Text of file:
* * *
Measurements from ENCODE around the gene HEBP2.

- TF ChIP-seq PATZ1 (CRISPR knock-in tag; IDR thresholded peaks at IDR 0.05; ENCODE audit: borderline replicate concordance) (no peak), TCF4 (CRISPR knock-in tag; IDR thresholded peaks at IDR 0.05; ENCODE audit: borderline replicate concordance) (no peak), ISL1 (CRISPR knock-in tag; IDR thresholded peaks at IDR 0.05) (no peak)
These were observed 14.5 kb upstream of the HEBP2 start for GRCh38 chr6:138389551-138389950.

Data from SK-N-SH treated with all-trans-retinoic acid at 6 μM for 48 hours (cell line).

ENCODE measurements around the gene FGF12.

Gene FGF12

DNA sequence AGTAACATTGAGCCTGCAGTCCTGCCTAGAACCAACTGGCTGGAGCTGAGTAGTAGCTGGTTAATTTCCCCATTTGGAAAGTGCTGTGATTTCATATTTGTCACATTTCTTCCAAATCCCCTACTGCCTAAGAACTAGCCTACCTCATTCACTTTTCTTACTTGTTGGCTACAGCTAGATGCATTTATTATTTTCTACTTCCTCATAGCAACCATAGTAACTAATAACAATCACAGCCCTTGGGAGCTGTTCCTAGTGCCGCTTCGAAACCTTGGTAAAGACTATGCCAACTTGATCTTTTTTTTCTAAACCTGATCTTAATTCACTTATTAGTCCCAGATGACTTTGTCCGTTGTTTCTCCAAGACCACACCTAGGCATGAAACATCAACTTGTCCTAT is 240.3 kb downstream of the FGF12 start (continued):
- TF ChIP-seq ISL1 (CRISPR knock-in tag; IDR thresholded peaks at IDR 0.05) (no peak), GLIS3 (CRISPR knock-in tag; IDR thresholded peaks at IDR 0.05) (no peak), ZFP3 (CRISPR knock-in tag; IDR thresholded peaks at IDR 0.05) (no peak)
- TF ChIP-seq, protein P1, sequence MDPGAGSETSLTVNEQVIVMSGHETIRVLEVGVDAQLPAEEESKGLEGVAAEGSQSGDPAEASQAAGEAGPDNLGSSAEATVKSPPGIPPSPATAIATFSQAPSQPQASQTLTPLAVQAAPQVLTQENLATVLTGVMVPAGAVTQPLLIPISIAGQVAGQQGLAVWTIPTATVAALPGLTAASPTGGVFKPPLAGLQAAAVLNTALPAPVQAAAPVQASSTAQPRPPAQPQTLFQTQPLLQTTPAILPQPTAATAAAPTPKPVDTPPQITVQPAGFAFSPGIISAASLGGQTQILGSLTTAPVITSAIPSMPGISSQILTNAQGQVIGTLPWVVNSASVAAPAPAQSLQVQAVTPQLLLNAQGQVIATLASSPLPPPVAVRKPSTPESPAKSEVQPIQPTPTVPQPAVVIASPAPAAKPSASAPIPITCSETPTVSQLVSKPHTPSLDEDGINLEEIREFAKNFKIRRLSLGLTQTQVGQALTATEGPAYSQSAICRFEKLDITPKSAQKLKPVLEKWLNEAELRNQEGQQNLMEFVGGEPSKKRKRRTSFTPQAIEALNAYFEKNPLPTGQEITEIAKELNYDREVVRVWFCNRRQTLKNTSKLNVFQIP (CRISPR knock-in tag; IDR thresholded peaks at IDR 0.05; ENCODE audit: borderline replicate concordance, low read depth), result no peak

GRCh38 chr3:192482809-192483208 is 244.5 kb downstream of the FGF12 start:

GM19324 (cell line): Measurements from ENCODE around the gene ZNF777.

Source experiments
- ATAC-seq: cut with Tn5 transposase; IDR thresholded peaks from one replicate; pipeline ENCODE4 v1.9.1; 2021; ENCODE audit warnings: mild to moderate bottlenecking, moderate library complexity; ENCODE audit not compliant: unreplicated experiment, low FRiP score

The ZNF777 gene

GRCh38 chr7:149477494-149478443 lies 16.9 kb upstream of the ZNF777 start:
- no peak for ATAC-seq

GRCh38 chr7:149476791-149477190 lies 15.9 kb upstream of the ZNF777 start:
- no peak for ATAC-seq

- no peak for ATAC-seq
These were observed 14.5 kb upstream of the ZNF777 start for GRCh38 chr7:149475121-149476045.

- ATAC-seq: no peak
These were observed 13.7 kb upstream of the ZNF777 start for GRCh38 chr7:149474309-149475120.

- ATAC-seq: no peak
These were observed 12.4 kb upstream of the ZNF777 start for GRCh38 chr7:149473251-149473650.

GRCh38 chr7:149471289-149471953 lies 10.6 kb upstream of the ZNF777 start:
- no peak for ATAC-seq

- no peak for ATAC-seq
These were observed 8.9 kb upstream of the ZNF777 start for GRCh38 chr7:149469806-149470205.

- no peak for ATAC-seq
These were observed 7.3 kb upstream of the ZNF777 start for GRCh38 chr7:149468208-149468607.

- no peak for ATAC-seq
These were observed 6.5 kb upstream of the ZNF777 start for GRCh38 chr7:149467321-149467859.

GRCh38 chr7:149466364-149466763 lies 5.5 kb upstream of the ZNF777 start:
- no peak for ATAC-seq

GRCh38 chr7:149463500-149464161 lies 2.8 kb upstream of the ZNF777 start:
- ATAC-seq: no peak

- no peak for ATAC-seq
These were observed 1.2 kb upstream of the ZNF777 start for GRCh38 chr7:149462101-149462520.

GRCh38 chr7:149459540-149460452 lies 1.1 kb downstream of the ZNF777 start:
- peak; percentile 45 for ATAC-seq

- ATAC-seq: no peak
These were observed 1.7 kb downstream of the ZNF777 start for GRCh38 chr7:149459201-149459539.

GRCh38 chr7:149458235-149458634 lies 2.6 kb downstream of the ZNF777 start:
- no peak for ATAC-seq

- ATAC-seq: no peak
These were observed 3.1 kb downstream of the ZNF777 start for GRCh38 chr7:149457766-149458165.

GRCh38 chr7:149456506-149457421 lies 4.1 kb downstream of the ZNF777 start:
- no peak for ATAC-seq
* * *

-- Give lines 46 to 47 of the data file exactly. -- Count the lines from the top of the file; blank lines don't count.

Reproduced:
These were observed 3.1 kb downstream of the ZNF777 start for GRCh38 chr7:149457766-149458165.

GRCh38 chr7:149456506-149457421 lies 4.1 kb downstream of the ZNF777 start: